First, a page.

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The Pareto Principle

Why Winners (Almost) Take All

Why Winners (Almost) Take All

In Pareto Principle, the winner takes almost all. The-Winner-Take-All effect happens isn’t because winners are better, smarter, and stronger than everyone else. In fact, most of us started at about the same place. But that tiny little advantage can take a person a long way by compounding effect over time.

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The Pareto Principle

The Pareto Principle

https://medium.com/the-blog-of-dean-yeong/the-pareto-principle-a3e25b51f73

medium.com

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Key Ideas

Small Improvement Matters

Don’t be discouraged even you are being left behind, as long as you are making a progress, you are already making a difference.

Strategies for Keeps

  • Pick one goal for your business to improve focus and decision-making.
  • Optimise the first item in a funnel that has cascading effect to the entire funnel
  • Work hard to understand the 20% of your customer.
  • Create high margin products that bring 80% of all profits.
  • When assessing risk, recognise not all risks are equal.

The Pareto Principle (the 80/20 Rule)

It is an idea discovered by an Italian economist. It says that power and wealth is distributed like a reversed hockey stick where a small percentage of the population (20%) owns majority of the wealth (80%).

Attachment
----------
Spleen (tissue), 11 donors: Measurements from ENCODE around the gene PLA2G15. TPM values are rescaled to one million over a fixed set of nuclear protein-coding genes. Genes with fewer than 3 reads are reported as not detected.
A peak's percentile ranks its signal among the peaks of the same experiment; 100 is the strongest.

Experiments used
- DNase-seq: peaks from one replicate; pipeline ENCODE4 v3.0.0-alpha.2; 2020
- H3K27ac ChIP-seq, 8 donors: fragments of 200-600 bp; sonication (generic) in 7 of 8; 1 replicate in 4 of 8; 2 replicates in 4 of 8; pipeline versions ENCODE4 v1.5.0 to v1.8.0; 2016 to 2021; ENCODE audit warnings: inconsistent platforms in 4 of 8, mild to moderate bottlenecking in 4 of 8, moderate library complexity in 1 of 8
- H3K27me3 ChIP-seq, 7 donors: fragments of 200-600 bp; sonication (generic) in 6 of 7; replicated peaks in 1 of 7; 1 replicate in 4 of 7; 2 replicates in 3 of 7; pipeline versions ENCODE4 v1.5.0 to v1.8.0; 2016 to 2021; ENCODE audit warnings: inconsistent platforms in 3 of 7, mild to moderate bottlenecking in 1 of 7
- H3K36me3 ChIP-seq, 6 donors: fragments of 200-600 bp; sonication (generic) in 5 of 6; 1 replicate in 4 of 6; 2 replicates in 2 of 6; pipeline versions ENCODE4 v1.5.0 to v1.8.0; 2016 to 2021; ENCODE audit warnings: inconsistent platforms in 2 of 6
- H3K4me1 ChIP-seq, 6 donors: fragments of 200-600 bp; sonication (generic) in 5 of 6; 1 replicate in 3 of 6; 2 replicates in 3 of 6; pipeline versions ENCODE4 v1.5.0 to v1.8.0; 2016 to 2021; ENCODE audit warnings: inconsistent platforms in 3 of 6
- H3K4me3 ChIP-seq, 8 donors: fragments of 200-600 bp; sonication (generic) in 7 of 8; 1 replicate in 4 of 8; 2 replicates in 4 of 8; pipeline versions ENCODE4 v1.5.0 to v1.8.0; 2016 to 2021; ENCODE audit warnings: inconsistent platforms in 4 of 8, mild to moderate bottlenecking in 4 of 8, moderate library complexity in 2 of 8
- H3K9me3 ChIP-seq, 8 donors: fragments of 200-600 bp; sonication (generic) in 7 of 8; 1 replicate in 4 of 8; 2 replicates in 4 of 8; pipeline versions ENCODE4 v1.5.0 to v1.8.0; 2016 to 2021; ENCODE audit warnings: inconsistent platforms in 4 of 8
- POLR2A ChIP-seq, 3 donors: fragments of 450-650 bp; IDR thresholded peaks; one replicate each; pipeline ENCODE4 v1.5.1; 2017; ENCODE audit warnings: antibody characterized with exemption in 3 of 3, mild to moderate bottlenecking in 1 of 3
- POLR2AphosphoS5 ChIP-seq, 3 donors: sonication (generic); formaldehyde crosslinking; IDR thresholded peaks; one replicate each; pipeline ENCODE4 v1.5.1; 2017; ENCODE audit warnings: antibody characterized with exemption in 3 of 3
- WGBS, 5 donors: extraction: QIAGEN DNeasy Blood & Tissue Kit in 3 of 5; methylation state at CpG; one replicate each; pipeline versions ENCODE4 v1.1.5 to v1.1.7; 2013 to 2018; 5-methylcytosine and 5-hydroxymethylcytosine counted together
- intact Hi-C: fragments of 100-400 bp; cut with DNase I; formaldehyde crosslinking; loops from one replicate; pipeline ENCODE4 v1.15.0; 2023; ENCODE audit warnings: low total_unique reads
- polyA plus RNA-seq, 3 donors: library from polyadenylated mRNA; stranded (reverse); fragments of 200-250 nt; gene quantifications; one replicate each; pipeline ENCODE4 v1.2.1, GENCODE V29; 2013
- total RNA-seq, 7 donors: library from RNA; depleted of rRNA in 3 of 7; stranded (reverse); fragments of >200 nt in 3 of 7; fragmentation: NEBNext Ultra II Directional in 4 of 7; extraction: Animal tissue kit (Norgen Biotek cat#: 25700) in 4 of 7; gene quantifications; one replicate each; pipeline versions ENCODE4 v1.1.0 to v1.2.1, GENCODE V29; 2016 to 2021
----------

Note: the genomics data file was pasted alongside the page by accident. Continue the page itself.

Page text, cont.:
80/20 Rule: Threat or an Opportunity?

It is hard to accept the truth that there are inequalities everywhere. But depending on how you see it, the rule could help us filter out unnecessary data, better channel our resources, and make better decision in work and life.

80/20 Rule All Around

The Pareto Principle could also be observed in almost every industry:

  • In software, 80% of the errors and crashes in a system would be eliminated by fixing the top 20% of the most reported bugs.
  • In sports, 20% of athletes participate in 80% of the big games
  • In business, 20% of the products bring in 80% of the revenue.

Implementing 80/20

Phase I: Self-analysis
Reflect
on where your current focuses are. How do these impact you in different areas in life?

Phase II: Identify the 20 Percent
Link
those good or bad results to the source of your activities.

Phase III: Focus on the Fat Tail
Eliminate
or at least, minimize destructive routines and focus your time and energy on the top 20% habits that lead to good progress

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Identifying Productivity Constraints

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Identifying What's Truly Important

20% of your activities will account 80% of the results, and vice versa. Start working on the most important tasks, it may be complex or difficult but it holds majority of the outcome. 

Choice minimalism
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  • Eat the same few meals.
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Do a self-diagnostic
  • Track decisions. Spend a week tracking all the choices you make in a day.
  • Evaluate effectiveness. Review your notes and group decisions by category. Then ask, “Does this decision affect my desired outcomes?” Many of them won’t.
  • Do a Pareto analysis. Ask, “What are the 20% or fewer useless decisions that are taking up 80% or more of my time?” Those are the ones to tackle first.